ABS (anti-lock) brakes cannot work miracles and drivers should remain cautious when driving in poor weather conditions. This is the message from the Automobile Association of South Africa (AA) as the Cape Winter gets into full swing. It's commonly (and incorrectly) believed that the main purpose of ABS brakes is to give shorter stopping distances so drivers are often surprised when they crash despite ABS braking being applied.
The primary purpose of ABS was actually to ensure steering control under braking. In vehicles without ABS, drivers confronted with obstacles frequently lock the front wheels up after applying the brakes sharply in an instinctive panic reaction to a situation where there is not enough space to stop. They then attempt to steer round the obstacle. However, steering control is lost when a vehicle's front wheels lock under braking; and when drivers realise that the steering isn't working, they tend to 'freeze' on the controls until the moment of impact, with the brakes fully applied and the steering turned.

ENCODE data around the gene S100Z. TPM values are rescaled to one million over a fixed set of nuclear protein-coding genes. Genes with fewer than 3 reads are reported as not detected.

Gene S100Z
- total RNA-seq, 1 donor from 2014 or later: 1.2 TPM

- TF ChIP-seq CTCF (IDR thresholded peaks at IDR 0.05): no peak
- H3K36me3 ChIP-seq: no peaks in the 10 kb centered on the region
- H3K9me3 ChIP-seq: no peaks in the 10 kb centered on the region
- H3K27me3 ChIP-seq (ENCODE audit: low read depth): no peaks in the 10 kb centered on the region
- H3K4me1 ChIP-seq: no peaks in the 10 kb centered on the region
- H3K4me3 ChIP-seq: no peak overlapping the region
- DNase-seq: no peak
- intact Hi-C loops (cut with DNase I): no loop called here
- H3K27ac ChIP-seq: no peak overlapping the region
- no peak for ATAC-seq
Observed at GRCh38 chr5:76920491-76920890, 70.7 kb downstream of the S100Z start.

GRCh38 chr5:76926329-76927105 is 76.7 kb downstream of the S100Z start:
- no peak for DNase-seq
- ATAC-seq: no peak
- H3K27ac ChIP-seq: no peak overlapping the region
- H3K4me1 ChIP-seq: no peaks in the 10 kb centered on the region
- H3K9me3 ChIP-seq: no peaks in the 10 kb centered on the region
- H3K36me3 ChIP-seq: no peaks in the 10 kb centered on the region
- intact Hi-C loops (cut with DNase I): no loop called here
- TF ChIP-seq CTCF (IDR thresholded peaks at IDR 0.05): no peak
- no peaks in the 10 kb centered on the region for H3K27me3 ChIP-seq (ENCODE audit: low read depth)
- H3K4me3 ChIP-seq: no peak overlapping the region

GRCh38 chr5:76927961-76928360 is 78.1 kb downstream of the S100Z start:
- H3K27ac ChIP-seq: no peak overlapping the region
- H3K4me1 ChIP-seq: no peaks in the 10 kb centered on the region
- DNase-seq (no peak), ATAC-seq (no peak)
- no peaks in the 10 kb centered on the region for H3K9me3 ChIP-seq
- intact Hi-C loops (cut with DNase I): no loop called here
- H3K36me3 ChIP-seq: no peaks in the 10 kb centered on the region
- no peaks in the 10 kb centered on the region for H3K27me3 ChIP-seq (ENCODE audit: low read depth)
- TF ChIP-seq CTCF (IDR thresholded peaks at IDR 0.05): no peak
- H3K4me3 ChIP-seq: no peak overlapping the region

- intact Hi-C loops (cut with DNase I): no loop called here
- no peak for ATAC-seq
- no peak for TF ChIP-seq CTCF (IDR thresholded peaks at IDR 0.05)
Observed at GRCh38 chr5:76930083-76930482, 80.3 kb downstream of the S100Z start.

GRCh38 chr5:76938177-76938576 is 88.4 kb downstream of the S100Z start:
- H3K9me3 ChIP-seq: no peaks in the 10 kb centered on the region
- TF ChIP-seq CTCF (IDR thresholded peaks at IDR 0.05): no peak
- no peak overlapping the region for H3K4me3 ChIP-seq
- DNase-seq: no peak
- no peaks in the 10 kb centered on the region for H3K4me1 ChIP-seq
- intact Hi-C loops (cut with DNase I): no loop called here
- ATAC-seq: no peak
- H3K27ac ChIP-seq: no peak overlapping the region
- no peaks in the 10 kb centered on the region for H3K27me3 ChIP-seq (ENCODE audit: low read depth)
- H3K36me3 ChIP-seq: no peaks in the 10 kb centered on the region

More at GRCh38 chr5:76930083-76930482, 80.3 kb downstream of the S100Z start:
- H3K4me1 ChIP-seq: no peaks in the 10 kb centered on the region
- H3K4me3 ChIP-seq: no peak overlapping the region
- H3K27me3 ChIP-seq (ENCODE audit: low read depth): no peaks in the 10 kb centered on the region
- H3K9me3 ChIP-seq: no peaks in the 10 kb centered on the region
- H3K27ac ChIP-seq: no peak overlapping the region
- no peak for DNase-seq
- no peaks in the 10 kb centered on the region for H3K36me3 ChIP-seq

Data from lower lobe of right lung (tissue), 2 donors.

Correcting this situation requires specialised training, which is not available to many drivers and the only alternative is an automated system to prevent wheel lockup under braking. ABS systems on vehicles became widespread from the early 1980s and have prevented countless crashes by enabling drivers to apply full braking while steering round obstacles.
The misunderstandings around ABS resulted in drivers exceeding its capabilities. Motorists need to remember that if they were simply driving too fast, ABS would not save them as it cannot change the laws of physics. Likewise, some people believe that it's not necessary to keep a two-second following distance in a vehicle with ABS. That's also incorrect. One still needs time and space to make the best of the control benefits ABS offers.
ABS brakes can also not prevent or cure aquaplaning. Aquaplaning happens when a vehicle's tyres can't disperse the water on the road surface and start skimming across the surface of the water. This is caused by inadequate tread depth on one's tyres, or excessive speed for conditions. ABS can neither prevent it, nor correct it.
The AA advises motorists to drive at moderate speeds, observe the road surface carefully and brake well in time. ABS should be treated as what it was designed to be: a control aid for genuine emergencies, not a safety net for careless driving.
Automobile Association of South Africa (AA)
011 799 1180